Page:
BRUNSWICK, Georgia – Jurors in the murder trial of the three Georgian men charged with the murder of Ahmaud Arbery listened to hours of argument on Monday as four lawyers presented varying views on what happened that day at the start of Last year.
The prosecution said Arbery was “attacked” by white men who saw a black man run around their small coastal neighborhood and jumped into vans to chase him.
Defense attorneys for two of the men drew a portrait of residents pissed off by crime in the neighborhood and said the men were trying to detain Arbery for police. A lawyer for the third said his client was a witness who simply documented the murder.
The almost all-white panel of 12 jurors and three deputies was due to hear a rebuttal of the prosecution on Monday afternoon. After the fences, jurors should begin deliberating on a verdict.
Father and son Gregory and Travis McMichael and their neighbor William “Roddie” Bryan are charged with murder and other crimes in the fatal February 2020 shooting in Brunswick, about 80 miles south of Savannah. They were arrested two months after the shooting, when video of Bryan’s incident on his cell phone was released.
Here’s what you need to know:
William ‘Roddie’ Bryan was guided by ‘divine providence’, lawyer says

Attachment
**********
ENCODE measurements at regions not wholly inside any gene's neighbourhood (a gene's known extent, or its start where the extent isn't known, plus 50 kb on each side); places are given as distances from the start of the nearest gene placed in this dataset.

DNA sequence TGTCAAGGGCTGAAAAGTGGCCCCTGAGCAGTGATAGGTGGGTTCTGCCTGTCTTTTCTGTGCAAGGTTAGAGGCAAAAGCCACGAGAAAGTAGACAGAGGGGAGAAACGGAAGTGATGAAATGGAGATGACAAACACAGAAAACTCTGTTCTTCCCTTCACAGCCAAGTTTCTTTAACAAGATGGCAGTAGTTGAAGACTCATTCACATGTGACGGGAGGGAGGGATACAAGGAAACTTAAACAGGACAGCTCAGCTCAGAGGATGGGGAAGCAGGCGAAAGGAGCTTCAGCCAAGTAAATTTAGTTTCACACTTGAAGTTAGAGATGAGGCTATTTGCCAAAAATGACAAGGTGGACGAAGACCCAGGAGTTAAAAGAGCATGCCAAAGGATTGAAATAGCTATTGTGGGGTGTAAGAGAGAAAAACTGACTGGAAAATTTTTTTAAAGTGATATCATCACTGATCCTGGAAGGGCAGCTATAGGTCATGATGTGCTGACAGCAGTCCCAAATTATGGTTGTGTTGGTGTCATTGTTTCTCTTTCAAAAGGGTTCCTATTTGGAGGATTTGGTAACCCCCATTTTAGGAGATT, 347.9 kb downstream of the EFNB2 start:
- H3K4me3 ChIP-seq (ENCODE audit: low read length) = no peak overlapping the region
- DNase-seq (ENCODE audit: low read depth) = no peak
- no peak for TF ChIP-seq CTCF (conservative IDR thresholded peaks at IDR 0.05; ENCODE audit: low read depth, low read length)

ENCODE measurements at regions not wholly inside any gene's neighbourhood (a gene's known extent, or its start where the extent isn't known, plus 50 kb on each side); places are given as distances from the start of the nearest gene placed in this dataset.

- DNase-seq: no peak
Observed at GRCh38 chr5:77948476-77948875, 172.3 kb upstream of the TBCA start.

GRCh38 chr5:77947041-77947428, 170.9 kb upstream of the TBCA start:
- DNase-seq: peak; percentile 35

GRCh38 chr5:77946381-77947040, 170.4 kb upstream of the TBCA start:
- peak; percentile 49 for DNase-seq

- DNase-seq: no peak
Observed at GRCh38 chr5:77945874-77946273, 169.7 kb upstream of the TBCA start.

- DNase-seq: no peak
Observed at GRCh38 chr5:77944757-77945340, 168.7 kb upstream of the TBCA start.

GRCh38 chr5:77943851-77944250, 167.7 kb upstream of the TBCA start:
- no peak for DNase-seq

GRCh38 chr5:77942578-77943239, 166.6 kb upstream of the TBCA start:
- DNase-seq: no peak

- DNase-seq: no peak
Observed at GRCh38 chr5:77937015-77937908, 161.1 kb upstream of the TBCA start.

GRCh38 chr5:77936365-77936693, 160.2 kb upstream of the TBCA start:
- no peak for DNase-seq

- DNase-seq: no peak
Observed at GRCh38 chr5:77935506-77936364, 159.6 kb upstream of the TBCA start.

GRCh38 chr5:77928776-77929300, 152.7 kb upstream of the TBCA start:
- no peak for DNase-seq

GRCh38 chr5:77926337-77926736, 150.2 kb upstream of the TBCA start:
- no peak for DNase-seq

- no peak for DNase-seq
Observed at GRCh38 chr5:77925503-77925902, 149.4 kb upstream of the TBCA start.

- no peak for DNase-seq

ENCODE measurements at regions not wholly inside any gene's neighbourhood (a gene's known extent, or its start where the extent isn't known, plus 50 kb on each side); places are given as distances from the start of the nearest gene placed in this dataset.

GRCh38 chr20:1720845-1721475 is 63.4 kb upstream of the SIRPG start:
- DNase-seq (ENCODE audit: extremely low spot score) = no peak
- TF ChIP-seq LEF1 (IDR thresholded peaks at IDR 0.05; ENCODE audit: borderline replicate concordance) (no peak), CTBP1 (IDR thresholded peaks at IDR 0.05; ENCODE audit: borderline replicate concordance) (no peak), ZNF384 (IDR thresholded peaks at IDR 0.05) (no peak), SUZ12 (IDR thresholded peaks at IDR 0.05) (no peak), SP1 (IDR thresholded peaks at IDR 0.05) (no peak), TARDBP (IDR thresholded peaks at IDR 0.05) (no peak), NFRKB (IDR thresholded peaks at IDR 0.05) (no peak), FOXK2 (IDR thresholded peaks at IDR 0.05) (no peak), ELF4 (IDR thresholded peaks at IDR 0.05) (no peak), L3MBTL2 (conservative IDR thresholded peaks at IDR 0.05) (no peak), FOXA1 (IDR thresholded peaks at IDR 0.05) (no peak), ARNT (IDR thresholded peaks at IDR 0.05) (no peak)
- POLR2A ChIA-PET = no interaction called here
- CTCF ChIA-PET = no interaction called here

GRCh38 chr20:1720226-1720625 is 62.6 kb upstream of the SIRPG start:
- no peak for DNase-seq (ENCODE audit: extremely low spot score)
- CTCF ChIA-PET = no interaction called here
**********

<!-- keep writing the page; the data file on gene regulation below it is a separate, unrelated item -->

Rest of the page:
Defense attorney Kevin Gough, who represents Bryan, told jurors his client was guided by “divine providence” to capture a video of Arbery on the street that day, claiming Bryan acted in as a well-meaning witness to the murder.
Gough said Bryan is an “ordinary guy” who did not “intentionally” help with the crime. He was “armed only with a cell phone” and was initially unaware that the McMichaels were armed, Gough said.
“Something guides Mr. Bryan down this street to document what’s going on,” Gough said, adding, “He’s being guided, whether it’s by a god, if you believe in God, or some other entity. do you really think it’s just coincidence or luck? “
Black Lives Matter and Black Panthers protest in Brunswick
Dozens of people with Black Lives Matter and the Black Panthers demonstrated outside the Glynn County Courthouse on Monday during oral argument. Some were seen carrying weapons.
Protesters held up a large image of Ahmaud Arbery and brought a black coffin with the names of the blacks killed. “Say his name! Ahmaud Arbery!” chanted the demonstrators.
Bryan’s defense attorney Kevin Gough has called for the trial to be set aside for the protest. The judge dismissed the request.
Lawyer: Travis McMichael had “reasonable and probable grounds for suspicion”
A defense attorney for Travis McMichael told jurors McMichael was motivated by “the duty and responsibility” to question Arbery about a crime he suspected and which he shot Arbery in self-defense.
Lawyer Jason Sheffield has said the Satilla Shores neighborhood has been on edge following a string of crimes, including the theft of certain equipment from the owner of a house under construction.
Sheffield said McMichael knew that a man had been seen on surveillance footage at the construction site and that he had briefly met a man there two weeks before Arbery’s death. Sheffield said Arbery entered the house several times, as seen in the video, and that there was “no evidence that Ahmaud Arbery ever jogged or exercised in Satilla Shores “.